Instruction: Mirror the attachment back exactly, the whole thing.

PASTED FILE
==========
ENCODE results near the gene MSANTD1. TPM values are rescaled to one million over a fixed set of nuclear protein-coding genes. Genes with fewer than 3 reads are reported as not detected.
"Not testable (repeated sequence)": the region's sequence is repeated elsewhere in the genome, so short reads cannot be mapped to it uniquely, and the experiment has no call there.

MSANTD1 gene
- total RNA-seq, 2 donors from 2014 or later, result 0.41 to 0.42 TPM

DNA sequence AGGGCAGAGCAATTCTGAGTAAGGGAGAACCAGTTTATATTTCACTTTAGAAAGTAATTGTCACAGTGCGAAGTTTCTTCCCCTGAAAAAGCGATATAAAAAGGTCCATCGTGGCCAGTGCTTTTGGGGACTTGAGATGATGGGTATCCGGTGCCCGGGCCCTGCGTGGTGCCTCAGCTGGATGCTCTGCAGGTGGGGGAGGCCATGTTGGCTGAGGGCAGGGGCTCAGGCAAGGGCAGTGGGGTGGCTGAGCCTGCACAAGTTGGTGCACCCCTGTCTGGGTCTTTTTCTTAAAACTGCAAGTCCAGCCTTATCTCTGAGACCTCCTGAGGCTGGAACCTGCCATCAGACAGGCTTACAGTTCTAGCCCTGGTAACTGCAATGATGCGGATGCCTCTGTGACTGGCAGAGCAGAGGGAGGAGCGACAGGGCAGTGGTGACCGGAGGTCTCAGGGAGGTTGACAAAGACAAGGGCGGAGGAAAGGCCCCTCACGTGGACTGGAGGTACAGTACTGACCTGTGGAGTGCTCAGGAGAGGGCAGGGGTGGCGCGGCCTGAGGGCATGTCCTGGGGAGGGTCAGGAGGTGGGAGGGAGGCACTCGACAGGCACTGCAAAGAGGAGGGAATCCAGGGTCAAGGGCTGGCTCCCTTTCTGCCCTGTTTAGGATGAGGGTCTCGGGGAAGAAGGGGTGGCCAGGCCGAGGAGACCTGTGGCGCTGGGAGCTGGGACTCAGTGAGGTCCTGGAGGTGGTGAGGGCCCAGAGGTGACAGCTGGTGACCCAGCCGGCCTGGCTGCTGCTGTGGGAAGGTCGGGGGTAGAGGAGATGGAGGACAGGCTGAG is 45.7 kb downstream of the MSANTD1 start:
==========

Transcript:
ENCODE results near the gene MSANTD1. TPM values are rescaled to one million over a fixed set of nuclear protein-coding genes. Genes with fewer than 3 reads are reported as not detected.
"Not testable (repeated sequence)": the region's sequence is repeated elsewhere in the genome, so short reads cannot be mapped to it uniquely, and the experiment has no call there.

MSANTD1 gene
- total RNA-seq, 2 donors from 2014 or later, result 0.41 to 0.42 TPM

DNA sequence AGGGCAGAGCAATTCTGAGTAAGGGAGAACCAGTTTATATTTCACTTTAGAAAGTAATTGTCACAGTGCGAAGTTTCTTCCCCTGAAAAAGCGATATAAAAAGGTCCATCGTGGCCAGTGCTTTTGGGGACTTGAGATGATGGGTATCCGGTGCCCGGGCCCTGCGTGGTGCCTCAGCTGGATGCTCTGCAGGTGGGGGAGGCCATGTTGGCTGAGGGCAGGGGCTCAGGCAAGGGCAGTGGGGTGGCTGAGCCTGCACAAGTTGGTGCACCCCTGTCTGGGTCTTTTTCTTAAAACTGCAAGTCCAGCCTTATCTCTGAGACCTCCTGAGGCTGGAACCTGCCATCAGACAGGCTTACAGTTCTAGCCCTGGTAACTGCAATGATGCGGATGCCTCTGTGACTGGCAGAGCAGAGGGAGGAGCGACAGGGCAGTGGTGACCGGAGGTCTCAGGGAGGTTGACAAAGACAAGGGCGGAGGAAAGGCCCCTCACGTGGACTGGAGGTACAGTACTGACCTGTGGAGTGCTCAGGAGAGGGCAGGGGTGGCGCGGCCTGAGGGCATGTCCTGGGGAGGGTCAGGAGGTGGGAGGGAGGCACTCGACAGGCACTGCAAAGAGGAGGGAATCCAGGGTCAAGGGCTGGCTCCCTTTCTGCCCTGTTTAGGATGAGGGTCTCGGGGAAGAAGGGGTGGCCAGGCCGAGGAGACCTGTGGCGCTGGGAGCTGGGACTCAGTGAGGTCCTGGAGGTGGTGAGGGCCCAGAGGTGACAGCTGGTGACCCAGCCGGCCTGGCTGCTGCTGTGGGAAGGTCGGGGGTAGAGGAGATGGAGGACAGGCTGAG is 45.7 kb downstream of the MSANTD1 start: